Noli Novak: Portrait of a Stipple Artist The trademark illustrations in The Wall Street Journal look like engravings. But they're actually intricate pointilist portraits. Petra Mayer visits stipple artist Noli Novak at her New Jersey studio.
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Noli Novak: Portrait of a Stipple Artist

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Noli Novak: Portrait of a Stipple Artist


Those little illustrations on the front page of The Wall Street Journal look just like engravings: dignified, respectable, on the money as it were. And, of course, that's exactly the effect The Journal is aiming for. But those intricate portraits called hedcuts are done by hand by people like artist Noli Novak. NPR's Petra Mayer visited Novak at her home studio in Weehawken, New Jersey.

Ms. NOLI NOVAK (Illustrator): What I do first is I try to establish the darkest areas, which is usually the suit, and I usually do that with my thickest pen. This is number-one.

PETRA MAYER reporting:

Noli Novak curls over her drawing board, number-one pen in hand, copying a three-by-five-inch photo onto special velum paper. The technique she uses is called stippling. A constellation of dots, lines and crosshatches is taking shape under her hands.

Ms. NOVAK: Crosshatching is--brings whole other different problems, really. You really have to do it very slow and make your lines very evenly spaced; otherwise it really looks dirty if you don't.

MAYER: Your hands are amazingly steady.

Ms. NOVAK: The line is not that long, the line I'm doing right now, so easy to keep it steady.

MAYER: It takes Noli about three hours to finish a hedcut. She says when she's rushed for time, there are fewer dots and more lines because they're easier to draw. Every morning Noli's supervisor at The Journal e-mails her an image to work from. Today it's Russian politician Anatoly Chubais.

Ms. NOVAK: This guy's turned sideways a little bit, and you can never forget that the face is three-dimensional. See, his face really goes from here to there, and I think that's going to be a problem with this guy. Like, right now I kind of don't like the way I did this outline, and I'm going to have to do some adjusting to make sure he doesn't look swollen on one side. That's how it's going to end up looking if I'm not careful.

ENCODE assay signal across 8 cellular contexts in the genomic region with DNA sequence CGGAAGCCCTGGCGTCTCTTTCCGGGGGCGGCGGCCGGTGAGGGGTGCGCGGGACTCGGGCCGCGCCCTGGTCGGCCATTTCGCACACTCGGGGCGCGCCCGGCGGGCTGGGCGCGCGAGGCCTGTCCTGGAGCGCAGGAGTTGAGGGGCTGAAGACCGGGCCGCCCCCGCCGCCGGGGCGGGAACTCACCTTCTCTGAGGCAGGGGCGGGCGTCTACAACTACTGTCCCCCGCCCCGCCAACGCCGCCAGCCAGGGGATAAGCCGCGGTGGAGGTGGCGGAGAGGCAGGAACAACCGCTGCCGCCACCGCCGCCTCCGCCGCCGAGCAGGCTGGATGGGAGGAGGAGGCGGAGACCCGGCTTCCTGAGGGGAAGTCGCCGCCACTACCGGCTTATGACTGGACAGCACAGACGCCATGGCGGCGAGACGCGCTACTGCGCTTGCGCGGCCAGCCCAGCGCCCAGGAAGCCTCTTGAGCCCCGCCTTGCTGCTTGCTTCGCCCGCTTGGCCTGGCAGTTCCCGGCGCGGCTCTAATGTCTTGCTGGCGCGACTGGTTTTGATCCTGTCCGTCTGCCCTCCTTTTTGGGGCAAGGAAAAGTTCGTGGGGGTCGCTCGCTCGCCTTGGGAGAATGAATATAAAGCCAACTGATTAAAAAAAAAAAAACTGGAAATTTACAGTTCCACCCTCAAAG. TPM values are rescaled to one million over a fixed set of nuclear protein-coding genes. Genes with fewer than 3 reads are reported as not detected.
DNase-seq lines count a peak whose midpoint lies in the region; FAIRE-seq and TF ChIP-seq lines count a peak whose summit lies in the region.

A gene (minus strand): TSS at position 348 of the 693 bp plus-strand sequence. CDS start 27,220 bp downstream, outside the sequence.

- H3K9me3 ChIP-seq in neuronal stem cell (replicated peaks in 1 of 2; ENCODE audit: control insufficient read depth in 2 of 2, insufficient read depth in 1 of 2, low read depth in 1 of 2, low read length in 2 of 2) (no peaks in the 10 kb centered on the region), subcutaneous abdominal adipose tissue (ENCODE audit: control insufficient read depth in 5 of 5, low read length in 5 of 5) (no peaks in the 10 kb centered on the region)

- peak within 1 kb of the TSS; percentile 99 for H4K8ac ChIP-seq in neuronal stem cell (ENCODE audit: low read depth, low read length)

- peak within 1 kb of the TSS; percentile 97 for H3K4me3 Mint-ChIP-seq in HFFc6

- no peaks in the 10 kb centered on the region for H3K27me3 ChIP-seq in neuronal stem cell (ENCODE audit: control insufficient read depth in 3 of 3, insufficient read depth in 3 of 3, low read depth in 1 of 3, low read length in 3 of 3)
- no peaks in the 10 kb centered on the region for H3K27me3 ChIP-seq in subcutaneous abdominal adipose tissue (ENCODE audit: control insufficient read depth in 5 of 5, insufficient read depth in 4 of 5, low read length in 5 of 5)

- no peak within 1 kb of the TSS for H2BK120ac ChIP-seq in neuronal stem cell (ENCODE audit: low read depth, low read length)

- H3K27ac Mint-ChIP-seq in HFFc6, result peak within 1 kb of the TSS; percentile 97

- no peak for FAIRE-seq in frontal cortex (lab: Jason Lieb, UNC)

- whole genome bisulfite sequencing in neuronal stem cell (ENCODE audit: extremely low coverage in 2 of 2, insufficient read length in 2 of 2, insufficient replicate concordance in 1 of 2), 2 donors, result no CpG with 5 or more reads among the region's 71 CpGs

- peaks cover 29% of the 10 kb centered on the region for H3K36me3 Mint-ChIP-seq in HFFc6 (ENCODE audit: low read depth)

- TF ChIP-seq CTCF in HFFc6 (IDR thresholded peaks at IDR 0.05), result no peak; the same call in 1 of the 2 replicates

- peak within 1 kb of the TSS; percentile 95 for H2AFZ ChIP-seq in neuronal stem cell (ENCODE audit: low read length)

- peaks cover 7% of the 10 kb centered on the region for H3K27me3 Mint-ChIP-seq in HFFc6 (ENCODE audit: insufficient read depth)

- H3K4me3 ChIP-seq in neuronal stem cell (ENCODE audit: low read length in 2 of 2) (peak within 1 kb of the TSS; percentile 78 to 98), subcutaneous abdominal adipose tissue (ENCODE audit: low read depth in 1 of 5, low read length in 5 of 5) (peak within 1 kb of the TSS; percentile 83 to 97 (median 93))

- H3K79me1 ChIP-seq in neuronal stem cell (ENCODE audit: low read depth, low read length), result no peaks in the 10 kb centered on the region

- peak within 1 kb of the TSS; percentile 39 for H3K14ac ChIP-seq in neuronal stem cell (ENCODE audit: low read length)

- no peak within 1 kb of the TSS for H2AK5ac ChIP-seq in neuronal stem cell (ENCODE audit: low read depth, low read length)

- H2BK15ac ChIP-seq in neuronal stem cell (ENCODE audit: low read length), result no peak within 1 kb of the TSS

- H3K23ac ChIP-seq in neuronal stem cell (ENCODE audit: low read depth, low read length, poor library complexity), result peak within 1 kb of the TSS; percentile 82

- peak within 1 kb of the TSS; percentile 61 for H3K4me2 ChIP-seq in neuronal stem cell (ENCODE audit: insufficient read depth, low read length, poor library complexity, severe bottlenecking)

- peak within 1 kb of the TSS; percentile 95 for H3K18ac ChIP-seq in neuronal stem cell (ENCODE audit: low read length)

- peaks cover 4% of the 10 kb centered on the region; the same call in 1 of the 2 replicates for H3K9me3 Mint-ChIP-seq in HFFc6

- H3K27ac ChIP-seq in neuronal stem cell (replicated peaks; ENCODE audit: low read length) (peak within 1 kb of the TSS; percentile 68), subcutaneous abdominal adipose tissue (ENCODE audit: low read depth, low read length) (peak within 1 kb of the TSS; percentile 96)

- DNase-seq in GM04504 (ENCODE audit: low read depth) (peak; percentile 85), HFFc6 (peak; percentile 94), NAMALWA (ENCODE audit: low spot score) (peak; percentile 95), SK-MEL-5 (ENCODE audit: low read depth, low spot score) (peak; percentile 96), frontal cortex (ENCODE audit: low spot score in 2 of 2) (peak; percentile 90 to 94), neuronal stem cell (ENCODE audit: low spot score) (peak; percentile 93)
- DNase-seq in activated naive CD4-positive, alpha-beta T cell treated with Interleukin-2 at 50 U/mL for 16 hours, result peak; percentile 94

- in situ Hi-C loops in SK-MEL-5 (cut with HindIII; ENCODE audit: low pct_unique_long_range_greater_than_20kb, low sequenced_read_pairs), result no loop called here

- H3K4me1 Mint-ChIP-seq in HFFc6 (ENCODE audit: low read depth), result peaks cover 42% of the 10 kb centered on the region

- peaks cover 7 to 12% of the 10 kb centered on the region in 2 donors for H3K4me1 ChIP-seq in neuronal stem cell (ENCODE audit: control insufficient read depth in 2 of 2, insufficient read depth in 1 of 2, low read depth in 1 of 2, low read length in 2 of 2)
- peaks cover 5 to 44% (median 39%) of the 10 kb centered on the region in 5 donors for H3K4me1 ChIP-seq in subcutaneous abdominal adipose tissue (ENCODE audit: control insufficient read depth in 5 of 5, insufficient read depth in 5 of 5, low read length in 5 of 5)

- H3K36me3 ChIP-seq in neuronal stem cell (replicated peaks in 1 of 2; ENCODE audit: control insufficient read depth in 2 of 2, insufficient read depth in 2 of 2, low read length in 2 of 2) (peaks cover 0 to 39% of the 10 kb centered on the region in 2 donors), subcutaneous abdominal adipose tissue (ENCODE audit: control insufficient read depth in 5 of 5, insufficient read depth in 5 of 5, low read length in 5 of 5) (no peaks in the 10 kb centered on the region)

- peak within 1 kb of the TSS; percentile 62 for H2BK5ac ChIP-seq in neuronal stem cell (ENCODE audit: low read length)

MAYER: Noli says her job's never boring. There's always a new problem to deal with. Take, for instance, George W. Bush, a common presence in the pages of The Journal.

Ms. NOVAK: One of the reasons everybody hates to draw Bush, including me, our current president, is because he has a very slight cross-eyedeness. And so, you know, moving eyes slightly sometimes is just required because otherwise it would look like you made a mistake. With Bush, you can't do that; you have to stay as close as possible. But, you know, even if you look at this drawing here, you can see that something's a little off.

MAYER: Noli Novak grew up on the Croatian island of Korcula. Fresh out of college, she came to the United States in 1984, and a friend suggested she try out as a stipple artist at The Wall Street Journal. Now Noli trains the new artists and keeps an eye on them to make sure everyone draws in a uniform style. That's so when you're reading your Journal at the breakfast table, you can't tell there are several different artists doing the illustration.

Ms. NOVAK: I'm going to look and say, `Hey, Bonnie, some of your drawings look a little too dark. You know, maybe you want to scan them a little lighter or watch out when you do the hats. Oh, gee, what happened here? Why is he so--was that a rush drawing?' you know. So we kind of look at each other's drawings and just kind of try to comment and keep an eye on our styles and techniques.

MAYER: The critiques will have to wait for now. Noli's portrait of Anatoly Chubais will appear in the next day's Wall Street Journal Europe. She's got a deadline to meet.

Ms. NOVAK: And there he is.

MAYER: Petra Mayer, NPR News.

LYDEN: To see pictures of stipple artist Noli Novak and samples of her work, go to our Web site at

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